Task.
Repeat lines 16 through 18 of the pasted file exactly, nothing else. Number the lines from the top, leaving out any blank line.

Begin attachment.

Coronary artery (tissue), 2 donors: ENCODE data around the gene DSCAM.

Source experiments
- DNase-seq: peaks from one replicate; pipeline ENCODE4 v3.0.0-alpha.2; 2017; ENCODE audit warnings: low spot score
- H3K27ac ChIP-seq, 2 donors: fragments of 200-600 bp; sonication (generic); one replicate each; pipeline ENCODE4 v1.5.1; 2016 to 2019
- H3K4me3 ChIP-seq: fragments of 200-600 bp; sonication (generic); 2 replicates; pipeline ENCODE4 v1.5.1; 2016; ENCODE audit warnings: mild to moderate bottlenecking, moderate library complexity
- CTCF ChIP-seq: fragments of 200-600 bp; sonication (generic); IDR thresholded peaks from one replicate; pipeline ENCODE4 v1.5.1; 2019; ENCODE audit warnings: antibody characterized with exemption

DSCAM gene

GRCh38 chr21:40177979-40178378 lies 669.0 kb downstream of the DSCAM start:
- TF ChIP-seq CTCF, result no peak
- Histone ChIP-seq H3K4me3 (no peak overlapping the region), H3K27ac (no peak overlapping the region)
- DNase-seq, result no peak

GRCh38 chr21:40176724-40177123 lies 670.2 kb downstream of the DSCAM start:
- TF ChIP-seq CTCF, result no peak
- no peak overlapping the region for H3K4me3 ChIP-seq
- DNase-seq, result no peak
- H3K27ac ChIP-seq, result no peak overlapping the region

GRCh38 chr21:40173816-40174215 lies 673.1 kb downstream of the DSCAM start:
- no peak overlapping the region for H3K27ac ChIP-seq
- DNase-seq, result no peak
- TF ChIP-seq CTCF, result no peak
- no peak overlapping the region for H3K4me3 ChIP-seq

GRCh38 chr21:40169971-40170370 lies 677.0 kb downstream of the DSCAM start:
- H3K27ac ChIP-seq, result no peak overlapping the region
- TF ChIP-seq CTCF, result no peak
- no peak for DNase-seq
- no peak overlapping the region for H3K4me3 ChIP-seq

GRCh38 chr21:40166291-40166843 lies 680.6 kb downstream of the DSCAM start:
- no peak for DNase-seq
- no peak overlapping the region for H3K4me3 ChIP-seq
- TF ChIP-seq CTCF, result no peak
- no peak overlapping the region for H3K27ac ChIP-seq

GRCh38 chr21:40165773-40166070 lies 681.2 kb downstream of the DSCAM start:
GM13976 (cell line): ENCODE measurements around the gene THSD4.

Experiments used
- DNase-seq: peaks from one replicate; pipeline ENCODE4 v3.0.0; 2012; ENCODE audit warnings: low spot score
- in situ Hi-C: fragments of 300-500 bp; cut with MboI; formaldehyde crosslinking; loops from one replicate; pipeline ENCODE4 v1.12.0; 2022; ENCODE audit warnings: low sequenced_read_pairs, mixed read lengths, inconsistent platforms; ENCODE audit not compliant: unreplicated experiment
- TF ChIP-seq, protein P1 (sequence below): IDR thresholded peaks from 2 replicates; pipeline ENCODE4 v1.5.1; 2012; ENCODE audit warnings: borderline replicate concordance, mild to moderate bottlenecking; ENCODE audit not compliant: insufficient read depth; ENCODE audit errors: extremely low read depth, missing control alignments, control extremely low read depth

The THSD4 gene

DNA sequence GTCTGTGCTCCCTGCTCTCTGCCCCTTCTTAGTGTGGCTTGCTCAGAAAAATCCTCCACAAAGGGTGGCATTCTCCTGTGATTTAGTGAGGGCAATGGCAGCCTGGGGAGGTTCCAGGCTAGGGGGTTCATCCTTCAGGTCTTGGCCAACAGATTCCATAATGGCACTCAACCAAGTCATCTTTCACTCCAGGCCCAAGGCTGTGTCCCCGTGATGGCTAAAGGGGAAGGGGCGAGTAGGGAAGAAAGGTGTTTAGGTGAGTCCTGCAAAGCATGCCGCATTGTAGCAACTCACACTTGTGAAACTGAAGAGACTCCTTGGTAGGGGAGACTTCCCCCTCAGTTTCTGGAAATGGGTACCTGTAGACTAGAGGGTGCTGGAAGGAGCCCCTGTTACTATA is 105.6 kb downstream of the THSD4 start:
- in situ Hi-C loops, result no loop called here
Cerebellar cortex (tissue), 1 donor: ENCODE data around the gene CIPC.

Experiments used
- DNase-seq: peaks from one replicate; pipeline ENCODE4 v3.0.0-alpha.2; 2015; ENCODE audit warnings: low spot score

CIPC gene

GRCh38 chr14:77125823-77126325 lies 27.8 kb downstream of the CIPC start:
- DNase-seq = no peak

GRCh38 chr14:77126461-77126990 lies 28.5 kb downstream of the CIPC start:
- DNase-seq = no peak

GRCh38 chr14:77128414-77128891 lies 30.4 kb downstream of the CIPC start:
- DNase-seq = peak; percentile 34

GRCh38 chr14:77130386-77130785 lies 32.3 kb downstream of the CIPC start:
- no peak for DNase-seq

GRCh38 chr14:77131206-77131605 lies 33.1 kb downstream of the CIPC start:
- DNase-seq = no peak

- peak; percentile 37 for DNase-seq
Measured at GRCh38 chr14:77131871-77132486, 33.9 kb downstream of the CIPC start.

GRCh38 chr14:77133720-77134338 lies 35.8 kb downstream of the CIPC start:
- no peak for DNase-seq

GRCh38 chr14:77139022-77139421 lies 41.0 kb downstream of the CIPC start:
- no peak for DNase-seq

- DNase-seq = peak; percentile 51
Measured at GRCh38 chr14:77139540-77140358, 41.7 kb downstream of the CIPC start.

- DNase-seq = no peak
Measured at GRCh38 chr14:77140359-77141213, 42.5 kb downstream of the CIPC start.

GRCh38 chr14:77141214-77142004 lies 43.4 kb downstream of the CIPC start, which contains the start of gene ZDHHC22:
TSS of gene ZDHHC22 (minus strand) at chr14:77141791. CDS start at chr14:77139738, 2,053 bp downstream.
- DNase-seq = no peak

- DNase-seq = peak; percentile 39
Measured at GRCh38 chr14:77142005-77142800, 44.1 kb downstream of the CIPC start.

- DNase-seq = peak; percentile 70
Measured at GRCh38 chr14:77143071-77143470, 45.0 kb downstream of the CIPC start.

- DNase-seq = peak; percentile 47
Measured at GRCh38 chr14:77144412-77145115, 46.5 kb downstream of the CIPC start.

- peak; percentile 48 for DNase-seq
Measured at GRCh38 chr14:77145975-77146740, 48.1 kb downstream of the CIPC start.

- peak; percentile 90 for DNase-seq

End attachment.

- H3K27ac ChIP-seq, result no peak overlapping the region

GRCh38 chr21:40173816-40174215 lies 673.1 kb downstream of the DSCAM start:
- no peak overlapping the region for H3K27ac ChIP-seq